HATS OFF TO LA GRANDE'S DRIVING FORCE
By Ray Linker
Observer Staff Writer
Ive spent a lot of time in veterans hospitals myself. I know what its like to have to stay there, especially after theyve told you you can go home.
Thats one reason Marion Knapp, 74, of La Grande volunteers to drive veterans to and from the hospital, mostly the Jonathan M. Wainwright Veterans Memorial Medical Center in Walla Walla.
A van, which is kept at the La Grande American Legion, is used to transport veterans from La Grande to Walla Walla on the first Tuesday and last Thursday each month, using a regular driver.
Sometimes between those two runs, people need to get to the hospital or to come home, Knapp said.
He said a man was at the hospital and was released on a Friday. The man had no way home, unless he waited until the next Tuesday.
I went and got him. There was no need for him to stay there any longer. I know how it feels to have to sit there when youve already been released, Knapp said.
For such dedicated service, performed out of the limelight and without concern for public recognition, Knapp was honored last month in a ceremony and a dinner at the VA hospital in Walla Walla.
A certificate presented by Bruce Stewart, chief operations officers, read in part, for 3,941 hours of driving veterans to the hospital for treatment.
Carol Blehm, coordinator of the volunteer program at the hospital, said the number represented the hours accumulated since Knapp began driving to the hospital in 1995.
We have volunteers with more hours, but theyve driven for a longer number of years, Blehm said. Thats a lot of hours for that period of time. Knapp was one of five from among more than 100 volunteers who received extra recognition, she said.
He received an additional token award because of his dedication to driving on a frequent basis the more than 90 miles from La Grande, especially over treacherous Cabbage Hill in the winter months, Blehm said.
That driving was behind-the-scenes as far the public is concerned.
What Knapp, who recently became a widower, likes to do in public is drive his restored Jeeps and other Army vehicles in area parades. Last weekend, he was in the Agriculture and Timber Parade through downtown La Grande.
He is scheduled for the Eastern Oregon Livestock Show parade, the Pendleton Roundup parade, the Elgin Stampede parade, the Miners Jubilee parade in Baker City and the Imbler parade.
He enjoys not only riding the vehicles in parades but also restoring them.
His favorite, a 1942 Jeep hes owned for 17 years, he got in a Pendleton junk yard.
With 1942 emblazoned on it in big white letters, it gets a lot of respect as he drives by with four American flags and the Union Veterans of Foreign Wars Post 4060 flag flying tall, Knapp said. He is a member of that post.
That Jeep gets a good reception in parades. A lot of people take off their hats to it.
Knapp started participating in parades about eight years ago.
Things just kept building. The first one was in Baker City and I really enjoyed that. People were really receptive there.
Ag parades in La Grande have been pretty good, too. And the Pendleton Roundup people always call and invite me to participate in that parade.
Knapp recently bought a pickup-like vehicle called a three-quarter-ton M-37, used in Pearl Harbor and also in Vietnam. It has been replaced in the military by such vehicles as the Humvee.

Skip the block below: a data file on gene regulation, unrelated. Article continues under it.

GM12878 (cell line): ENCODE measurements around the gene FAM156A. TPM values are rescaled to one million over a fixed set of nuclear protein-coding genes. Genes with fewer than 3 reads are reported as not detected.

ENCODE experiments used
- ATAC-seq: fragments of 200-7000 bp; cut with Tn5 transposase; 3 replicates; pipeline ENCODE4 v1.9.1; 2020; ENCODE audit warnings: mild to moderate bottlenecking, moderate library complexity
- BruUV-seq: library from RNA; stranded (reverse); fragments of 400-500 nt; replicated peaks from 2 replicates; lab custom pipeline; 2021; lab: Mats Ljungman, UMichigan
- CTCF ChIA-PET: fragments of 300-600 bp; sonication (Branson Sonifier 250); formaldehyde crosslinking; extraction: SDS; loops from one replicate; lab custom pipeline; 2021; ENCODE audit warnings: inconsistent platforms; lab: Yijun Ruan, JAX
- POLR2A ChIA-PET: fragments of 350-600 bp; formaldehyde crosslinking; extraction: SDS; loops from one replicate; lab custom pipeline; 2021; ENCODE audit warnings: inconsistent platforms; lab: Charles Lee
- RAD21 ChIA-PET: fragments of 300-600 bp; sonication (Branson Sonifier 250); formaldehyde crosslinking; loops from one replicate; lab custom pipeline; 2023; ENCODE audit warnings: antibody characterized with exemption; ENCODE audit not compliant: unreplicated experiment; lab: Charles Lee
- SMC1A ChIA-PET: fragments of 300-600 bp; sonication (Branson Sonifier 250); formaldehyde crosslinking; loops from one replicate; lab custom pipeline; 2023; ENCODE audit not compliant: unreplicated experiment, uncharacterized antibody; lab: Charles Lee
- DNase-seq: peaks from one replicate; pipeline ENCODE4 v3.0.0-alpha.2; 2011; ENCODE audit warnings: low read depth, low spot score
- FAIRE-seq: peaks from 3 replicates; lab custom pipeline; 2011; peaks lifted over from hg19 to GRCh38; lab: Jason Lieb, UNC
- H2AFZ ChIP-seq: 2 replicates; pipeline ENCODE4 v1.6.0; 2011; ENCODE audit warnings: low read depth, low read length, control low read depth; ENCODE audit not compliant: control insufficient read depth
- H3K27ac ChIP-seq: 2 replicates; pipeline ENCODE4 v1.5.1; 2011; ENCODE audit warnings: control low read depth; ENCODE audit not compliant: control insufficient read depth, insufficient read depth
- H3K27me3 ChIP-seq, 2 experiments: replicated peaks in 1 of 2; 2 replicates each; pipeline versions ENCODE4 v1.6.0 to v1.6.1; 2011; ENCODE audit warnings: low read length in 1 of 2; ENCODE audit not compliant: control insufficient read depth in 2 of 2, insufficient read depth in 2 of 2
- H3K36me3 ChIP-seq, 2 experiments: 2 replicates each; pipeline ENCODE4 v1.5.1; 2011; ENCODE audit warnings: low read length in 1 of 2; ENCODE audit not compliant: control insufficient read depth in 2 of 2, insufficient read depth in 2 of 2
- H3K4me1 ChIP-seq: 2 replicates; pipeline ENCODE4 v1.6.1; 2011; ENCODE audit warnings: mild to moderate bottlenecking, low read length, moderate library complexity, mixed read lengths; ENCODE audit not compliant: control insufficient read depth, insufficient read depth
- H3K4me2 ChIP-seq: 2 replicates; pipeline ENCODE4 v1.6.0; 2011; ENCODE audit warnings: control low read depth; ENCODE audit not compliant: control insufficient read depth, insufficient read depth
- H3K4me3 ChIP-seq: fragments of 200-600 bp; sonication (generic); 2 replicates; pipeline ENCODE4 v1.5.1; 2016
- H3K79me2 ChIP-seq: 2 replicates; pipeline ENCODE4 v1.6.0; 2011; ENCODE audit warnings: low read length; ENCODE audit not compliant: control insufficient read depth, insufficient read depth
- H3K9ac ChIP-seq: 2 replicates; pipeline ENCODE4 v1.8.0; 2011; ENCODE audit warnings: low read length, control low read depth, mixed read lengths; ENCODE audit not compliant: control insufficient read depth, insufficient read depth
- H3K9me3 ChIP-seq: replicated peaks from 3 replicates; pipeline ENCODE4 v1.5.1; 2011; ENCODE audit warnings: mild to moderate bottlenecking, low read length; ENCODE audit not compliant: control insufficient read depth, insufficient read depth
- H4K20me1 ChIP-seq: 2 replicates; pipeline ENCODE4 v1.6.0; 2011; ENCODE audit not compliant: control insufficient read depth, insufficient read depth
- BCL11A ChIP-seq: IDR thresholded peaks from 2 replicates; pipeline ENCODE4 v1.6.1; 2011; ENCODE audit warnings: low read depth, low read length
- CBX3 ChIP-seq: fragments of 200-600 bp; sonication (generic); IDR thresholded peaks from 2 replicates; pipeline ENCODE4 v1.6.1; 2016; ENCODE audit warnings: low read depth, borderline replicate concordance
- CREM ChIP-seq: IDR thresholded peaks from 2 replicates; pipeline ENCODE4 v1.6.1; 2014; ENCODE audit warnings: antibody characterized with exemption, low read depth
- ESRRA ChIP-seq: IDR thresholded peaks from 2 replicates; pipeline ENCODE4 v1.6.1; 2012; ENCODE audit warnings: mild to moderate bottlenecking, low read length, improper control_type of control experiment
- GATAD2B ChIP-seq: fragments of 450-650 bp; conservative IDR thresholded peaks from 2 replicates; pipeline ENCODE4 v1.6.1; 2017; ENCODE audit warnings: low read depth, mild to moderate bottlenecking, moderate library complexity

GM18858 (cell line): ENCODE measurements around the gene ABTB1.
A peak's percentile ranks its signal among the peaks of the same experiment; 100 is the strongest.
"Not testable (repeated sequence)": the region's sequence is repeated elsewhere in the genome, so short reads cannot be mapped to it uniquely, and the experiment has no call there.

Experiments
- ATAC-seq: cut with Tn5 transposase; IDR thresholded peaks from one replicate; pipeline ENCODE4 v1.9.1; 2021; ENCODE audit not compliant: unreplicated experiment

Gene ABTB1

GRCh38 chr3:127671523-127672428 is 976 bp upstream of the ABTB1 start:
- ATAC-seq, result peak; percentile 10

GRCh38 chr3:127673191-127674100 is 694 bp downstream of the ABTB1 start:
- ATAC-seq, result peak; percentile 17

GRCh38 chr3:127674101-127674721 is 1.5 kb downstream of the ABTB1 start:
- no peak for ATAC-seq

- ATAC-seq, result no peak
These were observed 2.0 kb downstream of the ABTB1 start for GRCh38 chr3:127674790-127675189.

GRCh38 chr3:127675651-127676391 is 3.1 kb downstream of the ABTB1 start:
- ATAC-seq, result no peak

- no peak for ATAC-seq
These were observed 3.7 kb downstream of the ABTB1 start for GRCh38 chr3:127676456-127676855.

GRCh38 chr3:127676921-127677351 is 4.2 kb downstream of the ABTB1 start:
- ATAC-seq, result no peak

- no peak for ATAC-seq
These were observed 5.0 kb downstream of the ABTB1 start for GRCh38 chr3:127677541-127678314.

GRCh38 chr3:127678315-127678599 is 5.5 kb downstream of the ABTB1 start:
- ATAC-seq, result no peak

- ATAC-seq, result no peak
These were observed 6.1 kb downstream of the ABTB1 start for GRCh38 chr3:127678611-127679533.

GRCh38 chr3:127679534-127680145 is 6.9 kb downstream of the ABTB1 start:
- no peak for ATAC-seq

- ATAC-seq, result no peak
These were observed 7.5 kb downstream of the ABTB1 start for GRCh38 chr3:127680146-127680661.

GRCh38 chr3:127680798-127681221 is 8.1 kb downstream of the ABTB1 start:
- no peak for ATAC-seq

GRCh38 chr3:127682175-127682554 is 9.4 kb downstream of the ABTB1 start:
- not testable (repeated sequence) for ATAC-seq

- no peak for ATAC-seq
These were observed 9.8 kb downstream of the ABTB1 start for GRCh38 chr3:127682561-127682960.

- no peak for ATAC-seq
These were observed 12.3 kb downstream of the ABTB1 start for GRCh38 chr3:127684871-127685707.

He bought the M-37 in Weiser, Idaho, last week from a firm called Military Truck and Equipment. Another Jeep, a 1962, he bought in Boise, but he had to cut it up into 18 different parts.
It could be sold only as junk by the military. But I welded it back together, Knapp said. Now it has a 50-caliber machine gun mounted over the passenger seat.
Another 1942 Jeep was raced in Baker City before he bought it from a man who lived in Richland.
In all, he has five antique Army vehicles. As many as three at a time will be in a parade, he said. Doc Halliday Sr. and Glen Heryford, the latter an 88-year-old Pearl Harbor survivor, usually are his other drivers in parades, he said.
Knapp, who was born on B Street, a few hundred yards from his present D Street residence, couldnt recount the number of hours hes spent on restoration of the vehicles, nor could he say how much money it had taken.
Gobs of money, he said.
He retired from logging after 38 years. He owned his own truck and logged mainly in this vicinity. He also enjoys hunting, especially for elk in the Starkey area, he said.
Among things he volunteers for is the Avenue of Flags, at Grandview Cemetery. Hes done that for five years.
We put up 150 large flags every morning and take them down every night, he said. Eighty percent of them are the size that fits over a casket, he said.
The irony of Knapps restoring Army vehicles is that he was in the Navy in the South Pacific.
I was a ships cook, but I was never on a ship. I was rotated in to relieve other guys who were going on seven days of R&R. I was on a lot of different island, including Johnson Island and Guam.
He was in the Navy from 1944 to 1948.
I thought I was going to make a career out of it. It got to the point where enlisted men would tell an officer, Im not trained for that duty and refuse to take orders. I did what I was told.
He was never in any major battles, he said, but Ive been shot at and was missed. Ive seen people die. But I was lucky.
Is he patriotic?
I consider myself a patriot. If they called me to war again, Id go. Id be the first in line.
Meanwhile, he said, hell stick to the volunteer driving and taking care of flags at the cemetery.